That gave ordinary Chinese a unique opportunity to express themselves to a public audience in a society where newspapers, television and other media all are state-controlled. Some of the most popular microbloggers have millions of readers.
It also made the Internet a clearinghouse for accusations of official misconduct.
A local party official in China's southwest was fired in November after scenes from a videotape of him having sex with a young woman spread quickly on websites.
Web surfers can circumvent filters by using virtual private networks — encryption software that is used by companies for financial data and other sensitive information. But VPN users say disruptions began in 2011 and are increasing, suggesting regulators are trying to block encrypted traffic.

China has tightened internet controls, legalising the deletion of posts or pages which are deemed to contain "illegal" information.
The new laws also require service providers to hand over such information to the authorities for punishment.
The move signals that the new leadership headed by Communist Party chief Xi Jinping will continue to muzzle the often scathing online chatter in a country where the internet offers a rare opportunity for debate.
The regulations, announced by the official Xinhua news agency, also require internet users to register with their real names when signing up with network providers, though, in reality, this already happens.
Chinese authorities and Internet companies such as Sina Corp have long since closely monitored and censored what people say online, but the government has now put measures such as deleting posts into law.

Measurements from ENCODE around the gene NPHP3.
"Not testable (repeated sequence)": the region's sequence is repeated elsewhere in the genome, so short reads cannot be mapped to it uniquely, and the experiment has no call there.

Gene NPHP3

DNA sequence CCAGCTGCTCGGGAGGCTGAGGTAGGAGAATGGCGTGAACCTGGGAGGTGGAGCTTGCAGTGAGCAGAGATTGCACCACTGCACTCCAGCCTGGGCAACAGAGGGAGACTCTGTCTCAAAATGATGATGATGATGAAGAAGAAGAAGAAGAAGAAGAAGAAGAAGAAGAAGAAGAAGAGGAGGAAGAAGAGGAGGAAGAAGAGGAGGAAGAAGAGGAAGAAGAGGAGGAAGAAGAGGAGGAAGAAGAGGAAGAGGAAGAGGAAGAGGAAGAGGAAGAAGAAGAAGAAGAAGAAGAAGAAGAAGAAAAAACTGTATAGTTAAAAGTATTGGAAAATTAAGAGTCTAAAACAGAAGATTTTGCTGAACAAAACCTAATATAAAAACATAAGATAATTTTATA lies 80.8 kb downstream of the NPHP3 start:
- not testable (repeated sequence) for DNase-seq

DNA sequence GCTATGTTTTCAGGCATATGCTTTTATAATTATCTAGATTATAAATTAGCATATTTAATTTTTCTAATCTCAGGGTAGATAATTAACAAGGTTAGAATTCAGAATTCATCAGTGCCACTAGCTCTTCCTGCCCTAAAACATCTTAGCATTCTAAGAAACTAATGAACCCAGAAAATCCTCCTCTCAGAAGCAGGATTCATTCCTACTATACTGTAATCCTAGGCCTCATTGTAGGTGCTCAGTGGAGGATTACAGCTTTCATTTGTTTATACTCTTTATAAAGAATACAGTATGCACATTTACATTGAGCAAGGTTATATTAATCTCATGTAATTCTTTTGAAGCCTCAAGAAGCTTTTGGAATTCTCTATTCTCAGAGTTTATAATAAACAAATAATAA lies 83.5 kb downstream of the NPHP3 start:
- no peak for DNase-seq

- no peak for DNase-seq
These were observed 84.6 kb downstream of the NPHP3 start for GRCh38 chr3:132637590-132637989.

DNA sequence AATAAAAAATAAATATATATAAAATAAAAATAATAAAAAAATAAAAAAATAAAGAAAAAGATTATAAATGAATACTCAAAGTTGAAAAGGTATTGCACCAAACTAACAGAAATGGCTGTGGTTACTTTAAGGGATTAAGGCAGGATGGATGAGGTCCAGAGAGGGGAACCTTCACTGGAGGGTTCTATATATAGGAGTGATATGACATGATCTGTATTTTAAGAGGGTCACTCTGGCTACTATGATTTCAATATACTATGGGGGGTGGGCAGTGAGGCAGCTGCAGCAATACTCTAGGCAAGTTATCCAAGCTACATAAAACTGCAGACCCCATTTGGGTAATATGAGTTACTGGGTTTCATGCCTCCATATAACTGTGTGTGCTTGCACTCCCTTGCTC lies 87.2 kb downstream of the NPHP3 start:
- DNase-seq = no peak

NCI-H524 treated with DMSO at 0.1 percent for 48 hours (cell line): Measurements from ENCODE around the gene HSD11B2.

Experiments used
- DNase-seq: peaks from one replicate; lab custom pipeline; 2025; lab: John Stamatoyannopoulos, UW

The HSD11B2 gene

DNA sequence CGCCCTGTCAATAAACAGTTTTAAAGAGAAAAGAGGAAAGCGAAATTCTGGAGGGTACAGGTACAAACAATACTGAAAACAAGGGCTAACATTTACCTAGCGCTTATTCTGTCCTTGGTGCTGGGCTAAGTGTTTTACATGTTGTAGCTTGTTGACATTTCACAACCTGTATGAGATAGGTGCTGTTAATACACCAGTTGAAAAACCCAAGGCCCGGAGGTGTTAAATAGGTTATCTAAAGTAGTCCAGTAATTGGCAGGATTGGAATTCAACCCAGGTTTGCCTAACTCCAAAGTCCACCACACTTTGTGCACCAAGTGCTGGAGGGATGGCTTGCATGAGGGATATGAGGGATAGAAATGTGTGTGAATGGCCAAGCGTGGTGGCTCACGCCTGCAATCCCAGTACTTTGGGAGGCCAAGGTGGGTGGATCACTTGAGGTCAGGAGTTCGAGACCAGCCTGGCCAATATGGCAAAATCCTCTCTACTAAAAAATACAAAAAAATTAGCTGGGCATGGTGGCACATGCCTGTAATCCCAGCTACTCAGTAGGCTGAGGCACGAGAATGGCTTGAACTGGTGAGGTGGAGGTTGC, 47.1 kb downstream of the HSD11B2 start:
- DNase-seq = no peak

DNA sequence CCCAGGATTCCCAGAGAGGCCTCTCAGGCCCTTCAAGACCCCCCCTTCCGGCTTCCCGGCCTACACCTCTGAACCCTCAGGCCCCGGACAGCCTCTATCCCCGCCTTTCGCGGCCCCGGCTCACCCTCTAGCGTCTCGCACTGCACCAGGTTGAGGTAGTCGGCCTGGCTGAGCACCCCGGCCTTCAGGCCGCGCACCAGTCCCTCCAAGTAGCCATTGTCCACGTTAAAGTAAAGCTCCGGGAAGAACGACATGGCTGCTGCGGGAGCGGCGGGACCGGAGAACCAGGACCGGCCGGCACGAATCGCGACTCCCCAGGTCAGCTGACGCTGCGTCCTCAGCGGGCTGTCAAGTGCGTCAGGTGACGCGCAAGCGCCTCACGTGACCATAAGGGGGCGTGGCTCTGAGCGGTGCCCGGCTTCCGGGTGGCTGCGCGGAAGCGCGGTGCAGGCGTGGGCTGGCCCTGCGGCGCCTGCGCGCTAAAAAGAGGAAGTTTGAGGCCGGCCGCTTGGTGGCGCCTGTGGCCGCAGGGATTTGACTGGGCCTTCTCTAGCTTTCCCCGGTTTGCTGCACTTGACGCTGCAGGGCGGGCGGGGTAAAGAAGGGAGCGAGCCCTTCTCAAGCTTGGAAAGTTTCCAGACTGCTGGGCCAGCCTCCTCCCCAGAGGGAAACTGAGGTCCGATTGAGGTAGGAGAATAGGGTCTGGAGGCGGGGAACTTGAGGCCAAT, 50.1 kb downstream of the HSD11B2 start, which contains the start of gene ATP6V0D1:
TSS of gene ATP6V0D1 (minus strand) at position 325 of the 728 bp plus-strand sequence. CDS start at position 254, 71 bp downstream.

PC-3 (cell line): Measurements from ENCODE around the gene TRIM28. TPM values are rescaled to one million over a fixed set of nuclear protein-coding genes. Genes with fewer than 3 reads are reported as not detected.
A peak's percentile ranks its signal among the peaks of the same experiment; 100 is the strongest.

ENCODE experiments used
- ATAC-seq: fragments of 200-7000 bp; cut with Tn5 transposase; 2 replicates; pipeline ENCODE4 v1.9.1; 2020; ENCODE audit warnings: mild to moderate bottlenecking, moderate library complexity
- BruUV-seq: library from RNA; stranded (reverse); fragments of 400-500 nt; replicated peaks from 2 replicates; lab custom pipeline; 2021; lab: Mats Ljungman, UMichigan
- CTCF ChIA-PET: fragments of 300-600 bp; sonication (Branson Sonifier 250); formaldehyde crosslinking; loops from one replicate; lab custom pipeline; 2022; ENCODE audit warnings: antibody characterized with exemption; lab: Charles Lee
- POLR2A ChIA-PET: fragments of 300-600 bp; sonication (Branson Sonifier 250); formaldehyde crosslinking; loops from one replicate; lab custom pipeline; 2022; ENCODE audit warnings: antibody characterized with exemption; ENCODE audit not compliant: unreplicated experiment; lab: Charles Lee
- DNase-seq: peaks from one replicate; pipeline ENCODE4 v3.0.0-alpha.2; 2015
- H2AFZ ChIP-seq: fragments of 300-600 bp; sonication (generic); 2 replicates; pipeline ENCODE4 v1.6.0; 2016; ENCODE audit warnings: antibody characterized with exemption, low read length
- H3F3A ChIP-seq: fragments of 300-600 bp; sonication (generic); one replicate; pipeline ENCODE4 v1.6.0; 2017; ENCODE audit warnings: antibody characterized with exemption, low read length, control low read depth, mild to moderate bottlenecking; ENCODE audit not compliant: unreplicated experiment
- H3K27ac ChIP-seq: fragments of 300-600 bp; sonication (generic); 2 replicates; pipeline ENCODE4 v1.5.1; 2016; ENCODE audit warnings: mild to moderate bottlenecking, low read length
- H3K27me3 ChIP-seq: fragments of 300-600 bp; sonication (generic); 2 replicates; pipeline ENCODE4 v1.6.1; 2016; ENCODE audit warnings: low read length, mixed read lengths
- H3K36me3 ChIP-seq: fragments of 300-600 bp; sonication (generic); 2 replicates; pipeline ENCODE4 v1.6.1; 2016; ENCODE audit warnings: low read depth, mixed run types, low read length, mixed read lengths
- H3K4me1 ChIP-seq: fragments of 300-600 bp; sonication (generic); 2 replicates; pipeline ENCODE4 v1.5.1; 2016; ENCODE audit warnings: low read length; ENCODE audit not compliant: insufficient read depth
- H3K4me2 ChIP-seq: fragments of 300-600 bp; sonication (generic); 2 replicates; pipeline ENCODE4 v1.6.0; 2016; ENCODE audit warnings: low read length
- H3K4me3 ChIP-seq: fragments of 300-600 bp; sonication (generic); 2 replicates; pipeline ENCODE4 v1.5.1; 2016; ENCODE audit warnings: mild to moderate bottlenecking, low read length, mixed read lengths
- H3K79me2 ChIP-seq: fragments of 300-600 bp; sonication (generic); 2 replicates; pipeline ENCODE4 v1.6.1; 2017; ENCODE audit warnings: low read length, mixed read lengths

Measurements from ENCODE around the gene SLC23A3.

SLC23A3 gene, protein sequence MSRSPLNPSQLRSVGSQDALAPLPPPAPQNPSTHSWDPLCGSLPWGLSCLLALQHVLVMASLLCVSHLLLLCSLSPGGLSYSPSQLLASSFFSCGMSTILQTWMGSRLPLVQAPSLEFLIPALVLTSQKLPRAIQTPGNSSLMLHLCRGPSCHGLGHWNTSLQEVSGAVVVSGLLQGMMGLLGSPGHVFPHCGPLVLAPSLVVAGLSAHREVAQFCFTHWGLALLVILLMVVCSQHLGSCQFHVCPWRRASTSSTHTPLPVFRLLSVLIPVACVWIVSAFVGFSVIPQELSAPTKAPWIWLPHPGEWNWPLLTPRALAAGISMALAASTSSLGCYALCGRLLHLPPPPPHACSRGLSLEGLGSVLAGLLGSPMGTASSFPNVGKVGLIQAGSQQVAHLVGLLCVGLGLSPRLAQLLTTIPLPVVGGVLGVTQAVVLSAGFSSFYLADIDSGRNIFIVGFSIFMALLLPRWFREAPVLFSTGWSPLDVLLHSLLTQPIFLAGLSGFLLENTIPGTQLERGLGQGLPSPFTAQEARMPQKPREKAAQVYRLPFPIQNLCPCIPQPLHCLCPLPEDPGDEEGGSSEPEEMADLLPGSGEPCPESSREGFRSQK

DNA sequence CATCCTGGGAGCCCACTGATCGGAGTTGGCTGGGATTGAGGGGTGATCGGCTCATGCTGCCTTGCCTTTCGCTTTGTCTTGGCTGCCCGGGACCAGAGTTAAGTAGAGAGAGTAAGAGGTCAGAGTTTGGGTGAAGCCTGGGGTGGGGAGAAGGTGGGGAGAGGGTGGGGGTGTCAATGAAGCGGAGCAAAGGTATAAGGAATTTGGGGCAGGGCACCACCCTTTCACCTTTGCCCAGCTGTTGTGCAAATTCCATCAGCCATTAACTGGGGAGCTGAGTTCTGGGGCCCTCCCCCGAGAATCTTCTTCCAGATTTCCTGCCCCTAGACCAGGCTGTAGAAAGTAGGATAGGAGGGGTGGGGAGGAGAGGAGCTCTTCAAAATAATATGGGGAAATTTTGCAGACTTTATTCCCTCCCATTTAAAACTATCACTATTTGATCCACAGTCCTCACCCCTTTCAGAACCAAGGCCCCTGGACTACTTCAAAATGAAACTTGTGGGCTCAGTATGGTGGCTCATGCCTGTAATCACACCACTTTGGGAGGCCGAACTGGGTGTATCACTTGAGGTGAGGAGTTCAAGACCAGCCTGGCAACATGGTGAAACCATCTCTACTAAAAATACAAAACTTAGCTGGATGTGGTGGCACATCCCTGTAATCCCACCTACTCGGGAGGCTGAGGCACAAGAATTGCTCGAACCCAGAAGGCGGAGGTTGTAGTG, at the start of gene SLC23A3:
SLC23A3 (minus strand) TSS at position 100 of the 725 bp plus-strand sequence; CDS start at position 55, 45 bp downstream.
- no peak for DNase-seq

Facebook's logo reflected over the Beijing skyline but China blocks its use
The rules state: "Service providers are required to instantly stop the transmission of illegal information once it is spotted and take relevant measures, including removing the information and saving records, before reporting to supervisory authorities."
The restrictions follow a series of corruption scandals amongst lower-level officials exposed by internet users, something the government has said it is trying to encourage.
Li Fei, deputy head of parliament's legislative affairs committee, told a news conference the rules did not mean people needed to worry about being unable to report corruption online.
But he warned: "When people exercise their rights, including the right to use the internet, they must do so in accordance with the law and constitution, and not harm the legal rights of the state, society ... or other citizens."
Chinese internet users already cope with extensive censorship measures, especially over politically sensitive topics like human rights and elite politics, and popular foreign sites Facebook, Twitter and Google-owned YouTube are blocked.
Earlier this year, the government began forcing users of Sina's wildly successful Weibo microblogging platform to register their real names, a move quickly condemned by some users.
"So now they are getting Weibo to help in keeping records and reporting it to authorities. Is this the freedom of expression we are promised in the constitution?" complained one user.
"We should resolutely oppose such a covert means to interfere with internet freedom," wrote another.
The government says tighter monitoring of the internet is needed to prevent people making malicious and anonymous accusations online.
It also wants to stop users disseminating pornography and spreading panic with unfounded rumours, pointing out that many other countries already have such rules.